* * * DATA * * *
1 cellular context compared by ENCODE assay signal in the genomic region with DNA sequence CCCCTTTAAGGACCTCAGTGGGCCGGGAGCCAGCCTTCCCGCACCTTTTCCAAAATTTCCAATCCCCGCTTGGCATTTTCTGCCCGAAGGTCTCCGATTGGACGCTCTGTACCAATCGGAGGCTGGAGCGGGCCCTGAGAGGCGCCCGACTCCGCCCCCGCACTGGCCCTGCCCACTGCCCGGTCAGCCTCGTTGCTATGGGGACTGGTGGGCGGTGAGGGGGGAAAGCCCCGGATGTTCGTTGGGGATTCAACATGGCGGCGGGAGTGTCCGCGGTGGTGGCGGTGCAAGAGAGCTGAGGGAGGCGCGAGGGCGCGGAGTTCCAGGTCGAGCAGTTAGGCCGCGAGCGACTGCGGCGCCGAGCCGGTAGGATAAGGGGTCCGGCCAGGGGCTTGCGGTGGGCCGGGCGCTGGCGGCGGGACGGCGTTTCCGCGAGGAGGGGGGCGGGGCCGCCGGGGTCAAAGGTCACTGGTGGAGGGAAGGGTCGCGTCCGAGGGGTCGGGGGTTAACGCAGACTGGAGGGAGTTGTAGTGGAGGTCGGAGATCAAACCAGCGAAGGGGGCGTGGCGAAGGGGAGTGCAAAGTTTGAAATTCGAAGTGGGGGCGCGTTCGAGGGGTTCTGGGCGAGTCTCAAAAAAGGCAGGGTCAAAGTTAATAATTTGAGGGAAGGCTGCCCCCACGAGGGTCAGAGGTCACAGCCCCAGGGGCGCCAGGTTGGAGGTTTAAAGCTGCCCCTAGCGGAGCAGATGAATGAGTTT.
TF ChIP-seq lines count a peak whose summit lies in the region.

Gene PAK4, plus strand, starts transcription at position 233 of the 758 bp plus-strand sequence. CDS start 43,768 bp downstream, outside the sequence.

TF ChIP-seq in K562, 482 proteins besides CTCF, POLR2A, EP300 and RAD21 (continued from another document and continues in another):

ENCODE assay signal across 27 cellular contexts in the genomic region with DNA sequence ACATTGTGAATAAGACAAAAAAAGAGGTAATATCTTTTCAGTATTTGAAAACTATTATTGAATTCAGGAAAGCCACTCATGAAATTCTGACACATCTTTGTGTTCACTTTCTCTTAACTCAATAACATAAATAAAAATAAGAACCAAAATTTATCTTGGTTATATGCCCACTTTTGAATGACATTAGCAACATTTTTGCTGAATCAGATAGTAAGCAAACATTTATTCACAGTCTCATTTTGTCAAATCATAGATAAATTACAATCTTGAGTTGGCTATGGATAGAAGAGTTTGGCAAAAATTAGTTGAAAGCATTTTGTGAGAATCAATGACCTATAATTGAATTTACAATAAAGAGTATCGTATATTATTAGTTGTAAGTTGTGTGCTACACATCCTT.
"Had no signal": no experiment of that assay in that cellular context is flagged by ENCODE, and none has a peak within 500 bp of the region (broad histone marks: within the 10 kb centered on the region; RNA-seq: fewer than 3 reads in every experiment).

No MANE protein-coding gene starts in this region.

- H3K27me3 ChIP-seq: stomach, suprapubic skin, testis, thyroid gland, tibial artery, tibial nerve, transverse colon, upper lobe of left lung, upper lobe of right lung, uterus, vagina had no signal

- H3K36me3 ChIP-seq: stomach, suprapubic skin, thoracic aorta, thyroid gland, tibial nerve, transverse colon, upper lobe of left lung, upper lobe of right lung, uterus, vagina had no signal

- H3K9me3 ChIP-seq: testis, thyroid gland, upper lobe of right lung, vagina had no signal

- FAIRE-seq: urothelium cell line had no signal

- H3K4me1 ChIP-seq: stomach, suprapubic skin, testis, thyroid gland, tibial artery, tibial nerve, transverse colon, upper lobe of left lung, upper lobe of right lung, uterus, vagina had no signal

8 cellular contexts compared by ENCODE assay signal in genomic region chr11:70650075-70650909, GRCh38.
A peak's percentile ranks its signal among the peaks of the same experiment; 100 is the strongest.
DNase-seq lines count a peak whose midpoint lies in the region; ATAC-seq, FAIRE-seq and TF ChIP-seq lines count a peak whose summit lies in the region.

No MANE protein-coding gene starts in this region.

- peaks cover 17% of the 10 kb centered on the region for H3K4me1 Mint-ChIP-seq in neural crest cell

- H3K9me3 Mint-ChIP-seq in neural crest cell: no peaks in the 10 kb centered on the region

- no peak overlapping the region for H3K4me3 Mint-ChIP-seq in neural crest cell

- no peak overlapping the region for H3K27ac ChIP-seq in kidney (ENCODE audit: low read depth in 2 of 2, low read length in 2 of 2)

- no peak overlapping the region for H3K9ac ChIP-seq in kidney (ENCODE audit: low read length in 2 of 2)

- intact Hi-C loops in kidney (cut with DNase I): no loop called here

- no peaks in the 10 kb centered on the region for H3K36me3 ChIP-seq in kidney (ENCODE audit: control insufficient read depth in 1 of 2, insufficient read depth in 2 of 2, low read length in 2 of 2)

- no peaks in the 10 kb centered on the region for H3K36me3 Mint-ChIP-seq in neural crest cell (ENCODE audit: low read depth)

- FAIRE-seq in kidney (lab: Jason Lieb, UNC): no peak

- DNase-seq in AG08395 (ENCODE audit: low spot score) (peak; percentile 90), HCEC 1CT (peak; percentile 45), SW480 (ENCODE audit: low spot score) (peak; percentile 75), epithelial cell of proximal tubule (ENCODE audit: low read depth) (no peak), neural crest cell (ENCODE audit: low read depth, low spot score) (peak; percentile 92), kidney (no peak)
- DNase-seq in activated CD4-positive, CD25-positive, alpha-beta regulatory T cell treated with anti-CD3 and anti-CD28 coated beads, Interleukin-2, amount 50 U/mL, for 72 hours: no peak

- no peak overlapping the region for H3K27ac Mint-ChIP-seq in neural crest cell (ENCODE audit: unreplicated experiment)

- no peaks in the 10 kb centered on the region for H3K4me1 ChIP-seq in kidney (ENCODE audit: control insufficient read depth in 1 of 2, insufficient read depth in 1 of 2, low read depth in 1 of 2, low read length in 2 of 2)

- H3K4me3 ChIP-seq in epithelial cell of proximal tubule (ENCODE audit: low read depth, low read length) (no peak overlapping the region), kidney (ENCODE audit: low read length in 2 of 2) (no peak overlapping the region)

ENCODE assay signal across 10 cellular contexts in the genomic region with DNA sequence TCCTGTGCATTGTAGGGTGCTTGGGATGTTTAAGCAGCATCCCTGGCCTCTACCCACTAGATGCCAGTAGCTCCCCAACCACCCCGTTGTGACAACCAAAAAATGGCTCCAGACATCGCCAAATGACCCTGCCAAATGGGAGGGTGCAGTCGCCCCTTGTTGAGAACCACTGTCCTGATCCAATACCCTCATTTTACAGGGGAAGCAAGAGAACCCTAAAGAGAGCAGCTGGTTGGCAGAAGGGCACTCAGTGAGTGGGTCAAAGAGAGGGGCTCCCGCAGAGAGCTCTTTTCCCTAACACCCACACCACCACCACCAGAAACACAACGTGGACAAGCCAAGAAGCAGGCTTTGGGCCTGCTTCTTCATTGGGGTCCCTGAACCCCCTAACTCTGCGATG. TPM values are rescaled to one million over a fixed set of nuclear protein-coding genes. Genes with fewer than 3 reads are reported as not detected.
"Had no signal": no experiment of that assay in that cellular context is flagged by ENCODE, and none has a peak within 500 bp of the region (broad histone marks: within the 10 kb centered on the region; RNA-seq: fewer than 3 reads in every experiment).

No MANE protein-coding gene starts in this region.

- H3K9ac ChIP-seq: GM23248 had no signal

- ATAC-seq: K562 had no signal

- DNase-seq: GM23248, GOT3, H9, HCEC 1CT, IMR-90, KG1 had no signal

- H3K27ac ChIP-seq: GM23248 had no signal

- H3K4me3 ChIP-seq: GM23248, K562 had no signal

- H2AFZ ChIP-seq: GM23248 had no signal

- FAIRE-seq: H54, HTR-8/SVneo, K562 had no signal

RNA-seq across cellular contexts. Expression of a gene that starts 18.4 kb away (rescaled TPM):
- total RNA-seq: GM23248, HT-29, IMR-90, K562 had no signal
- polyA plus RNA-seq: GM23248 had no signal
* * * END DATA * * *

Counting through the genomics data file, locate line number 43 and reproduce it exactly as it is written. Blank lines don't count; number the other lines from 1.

- polyA plus RNA-seq: GM23248 had no signal